As a new and transdisciplinary field, the growing interest in science diplomacy education has been well documented, including in our S4D4C needs assessment (Degelsegger-Marquez et al., 2019). Most teaching and training in science diplomacy has been done through extracurricular courses and workshops as part of the capacity building portfolios of international organisations (sometimes targeting specific geographic or disciplinary audiences), or self-organised by university student groups. The annual AAAS-TWAS science diplomacy summer course and the S4D4C training activities are just some of the examples highlighted.
But over the last few years, we have seen increasing demand for science diplomacy education in higher education institutions. Marga and Jean-Christophe map the current landscape of offerings, including seminar series, workshops, science policy courses and thematic diplomacy classes (e.g. environmental diplomacy, health diplomacy or water diplomacy) as well as professional development initiatives for graduate students in the natural and technical sciences.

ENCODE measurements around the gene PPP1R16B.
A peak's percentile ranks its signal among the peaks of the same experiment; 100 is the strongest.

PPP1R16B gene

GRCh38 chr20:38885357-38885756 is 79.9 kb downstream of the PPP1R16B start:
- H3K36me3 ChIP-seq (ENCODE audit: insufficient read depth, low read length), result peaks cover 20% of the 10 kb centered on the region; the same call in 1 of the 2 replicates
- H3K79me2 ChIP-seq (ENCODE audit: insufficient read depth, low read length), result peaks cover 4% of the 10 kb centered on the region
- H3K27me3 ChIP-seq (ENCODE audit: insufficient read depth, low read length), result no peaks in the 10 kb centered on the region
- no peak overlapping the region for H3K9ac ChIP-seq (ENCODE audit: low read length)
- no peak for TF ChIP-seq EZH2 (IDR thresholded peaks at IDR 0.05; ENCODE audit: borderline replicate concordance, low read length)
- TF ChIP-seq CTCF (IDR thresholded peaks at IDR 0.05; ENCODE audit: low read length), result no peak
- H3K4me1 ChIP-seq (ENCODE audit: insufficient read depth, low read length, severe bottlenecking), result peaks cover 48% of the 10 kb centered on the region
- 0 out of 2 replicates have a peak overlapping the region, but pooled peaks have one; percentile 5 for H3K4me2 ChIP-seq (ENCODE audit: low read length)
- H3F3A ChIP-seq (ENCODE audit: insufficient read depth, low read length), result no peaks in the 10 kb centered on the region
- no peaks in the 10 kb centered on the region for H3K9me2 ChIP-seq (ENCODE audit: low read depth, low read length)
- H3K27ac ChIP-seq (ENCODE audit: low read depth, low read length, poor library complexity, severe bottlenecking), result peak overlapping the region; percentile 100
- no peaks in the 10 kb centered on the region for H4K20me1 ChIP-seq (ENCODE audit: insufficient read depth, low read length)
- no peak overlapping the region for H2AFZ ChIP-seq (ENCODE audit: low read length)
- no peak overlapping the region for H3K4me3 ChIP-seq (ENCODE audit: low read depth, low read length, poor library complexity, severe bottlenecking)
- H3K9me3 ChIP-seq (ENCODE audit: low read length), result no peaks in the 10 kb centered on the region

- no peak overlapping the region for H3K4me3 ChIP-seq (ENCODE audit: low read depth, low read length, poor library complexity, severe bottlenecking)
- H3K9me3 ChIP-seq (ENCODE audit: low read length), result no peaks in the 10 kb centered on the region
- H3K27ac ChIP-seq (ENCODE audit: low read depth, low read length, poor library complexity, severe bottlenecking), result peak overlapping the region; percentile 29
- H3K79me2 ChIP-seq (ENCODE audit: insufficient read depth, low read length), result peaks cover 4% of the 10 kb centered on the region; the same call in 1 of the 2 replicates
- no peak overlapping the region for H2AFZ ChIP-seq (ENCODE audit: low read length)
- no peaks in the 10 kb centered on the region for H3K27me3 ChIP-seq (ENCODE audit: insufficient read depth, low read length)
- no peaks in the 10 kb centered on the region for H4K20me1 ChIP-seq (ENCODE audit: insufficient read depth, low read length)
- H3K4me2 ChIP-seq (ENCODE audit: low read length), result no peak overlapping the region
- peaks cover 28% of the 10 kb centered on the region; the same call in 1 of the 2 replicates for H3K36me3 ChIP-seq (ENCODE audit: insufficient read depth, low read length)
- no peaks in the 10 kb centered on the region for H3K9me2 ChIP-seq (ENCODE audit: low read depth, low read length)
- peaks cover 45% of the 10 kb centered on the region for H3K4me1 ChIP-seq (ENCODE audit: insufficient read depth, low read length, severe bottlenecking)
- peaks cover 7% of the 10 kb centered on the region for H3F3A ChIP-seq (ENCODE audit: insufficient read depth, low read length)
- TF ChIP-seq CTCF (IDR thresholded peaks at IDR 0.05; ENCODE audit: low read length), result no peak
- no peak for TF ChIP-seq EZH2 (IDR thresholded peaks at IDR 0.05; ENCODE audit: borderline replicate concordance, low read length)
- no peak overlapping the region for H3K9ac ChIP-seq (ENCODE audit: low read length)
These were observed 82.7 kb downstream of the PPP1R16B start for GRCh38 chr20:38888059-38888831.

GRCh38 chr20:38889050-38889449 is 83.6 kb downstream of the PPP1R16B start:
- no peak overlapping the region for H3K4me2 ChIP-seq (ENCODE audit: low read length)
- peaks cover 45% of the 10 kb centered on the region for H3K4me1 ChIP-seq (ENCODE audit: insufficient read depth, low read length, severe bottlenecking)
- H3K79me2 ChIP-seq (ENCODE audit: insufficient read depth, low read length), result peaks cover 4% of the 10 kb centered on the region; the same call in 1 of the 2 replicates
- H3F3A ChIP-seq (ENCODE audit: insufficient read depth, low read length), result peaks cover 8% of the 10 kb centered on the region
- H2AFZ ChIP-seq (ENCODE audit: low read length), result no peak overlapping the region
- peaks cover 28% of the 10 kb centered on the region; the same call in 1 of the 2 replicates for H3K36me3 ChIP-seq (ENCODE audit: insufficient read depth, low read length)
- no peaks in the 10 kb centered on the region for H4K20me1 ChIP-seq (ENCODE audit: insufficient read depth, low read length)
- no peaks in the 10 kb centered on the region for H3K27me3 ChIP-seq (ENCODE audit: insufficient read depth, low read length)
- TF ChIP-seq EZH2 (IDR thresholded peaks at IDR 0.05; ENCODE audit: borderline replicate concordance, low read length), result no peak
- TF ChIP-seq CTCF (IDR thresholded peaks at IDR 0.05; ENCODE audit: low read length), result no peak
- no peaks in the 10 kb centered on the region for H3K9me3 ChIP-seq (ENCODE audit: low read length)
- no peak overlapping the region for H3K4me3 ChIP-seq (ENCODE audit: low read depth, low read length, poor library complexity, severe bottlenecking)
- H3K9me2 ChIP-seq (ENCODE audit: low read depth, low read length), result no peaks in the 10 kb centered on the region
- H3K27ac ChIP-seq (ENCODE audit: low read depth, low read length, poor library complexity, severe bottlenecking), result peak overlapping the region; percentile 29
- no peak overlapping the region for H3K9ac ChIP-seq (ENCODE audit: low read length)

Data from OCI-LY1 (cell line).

However, as there are no official courses at universities yet, Marga and Jean-Christophe propose a framework for developing a science diplomacy curriculum in higher education which is adaptable to a wide range of undergraduate and graduate programs and disciplines. The framework is content and skills-based, emphasizing experimental learning methodologies such as role-play simulations and “learning from each other” to bridge the divide between scientists and diplomats:
While #sciencediplomacy still lacks a formal educational path and training opportunities remain limited, we hope our work will spark further thinking and new developments to broaden #scidip training at universities, diplomatic academies, international organizations & others. /FIN pic.twitter.com/Odv9WTMPzY